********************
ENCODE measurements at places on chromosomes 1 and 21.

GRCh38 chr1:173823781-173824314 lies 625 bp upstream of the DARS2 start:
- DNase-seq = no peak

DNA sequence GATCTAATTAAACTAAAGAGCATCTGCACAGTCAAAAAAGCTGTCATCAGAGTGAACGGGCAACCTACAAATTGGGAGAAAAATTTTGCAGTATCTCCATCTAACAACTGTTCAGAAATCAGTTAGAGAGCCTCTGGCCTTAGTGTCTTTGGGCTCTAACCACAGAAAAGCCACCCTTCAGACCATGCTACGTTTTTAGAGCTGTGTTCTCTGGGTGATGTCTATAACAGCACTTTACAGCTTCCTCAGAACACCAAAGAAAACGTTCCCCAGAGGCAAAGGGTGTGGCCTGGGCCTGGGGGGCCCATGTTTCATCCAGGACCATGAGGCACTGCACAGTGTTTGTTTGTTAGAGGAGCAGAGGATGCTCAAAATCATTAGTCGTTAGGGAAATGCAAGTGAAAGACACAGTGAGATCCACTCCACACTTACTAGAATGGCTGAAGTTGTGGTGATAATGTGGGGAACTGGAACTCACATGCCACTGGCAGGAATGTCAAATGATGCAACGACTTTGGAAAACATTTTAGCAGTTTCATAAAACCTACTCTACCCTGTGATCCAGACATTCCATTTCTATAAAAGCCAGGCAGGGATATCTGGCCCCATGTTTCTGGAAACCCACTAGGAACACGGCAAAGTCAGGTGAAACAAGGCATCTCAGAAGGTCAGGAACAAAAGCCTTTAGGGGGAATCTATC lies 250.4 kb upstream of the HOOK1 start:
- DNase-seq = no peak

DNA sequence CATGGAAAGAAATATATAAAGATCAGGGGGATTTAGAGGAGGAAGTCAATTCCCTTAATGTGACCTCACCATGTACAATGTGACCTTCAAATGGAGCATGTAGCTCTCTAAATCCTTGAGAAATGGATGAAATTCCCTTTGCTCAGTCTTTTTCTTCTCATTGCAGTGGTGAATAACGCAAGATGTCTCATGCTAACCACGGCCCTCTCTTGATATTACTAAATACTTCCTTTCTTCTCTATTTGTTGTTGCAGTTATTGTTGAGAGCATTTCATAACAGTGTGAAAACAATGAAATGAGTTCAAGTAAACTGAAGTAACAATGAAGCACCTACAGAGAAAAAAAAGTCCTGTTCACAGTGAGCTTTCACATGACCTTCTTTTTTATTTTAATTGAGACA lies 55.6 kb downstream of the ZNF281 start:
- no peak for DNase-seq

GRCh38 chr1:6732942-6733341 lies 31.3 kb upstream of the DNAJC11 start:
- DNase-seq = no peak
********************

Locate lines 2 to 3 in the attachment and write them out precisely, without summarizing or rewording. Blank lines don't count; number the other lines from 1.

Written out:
GRCh38 chr1:173823781-173824314 lies 625 bp upstream of the DARS2 start:
- DNase-seq = no peak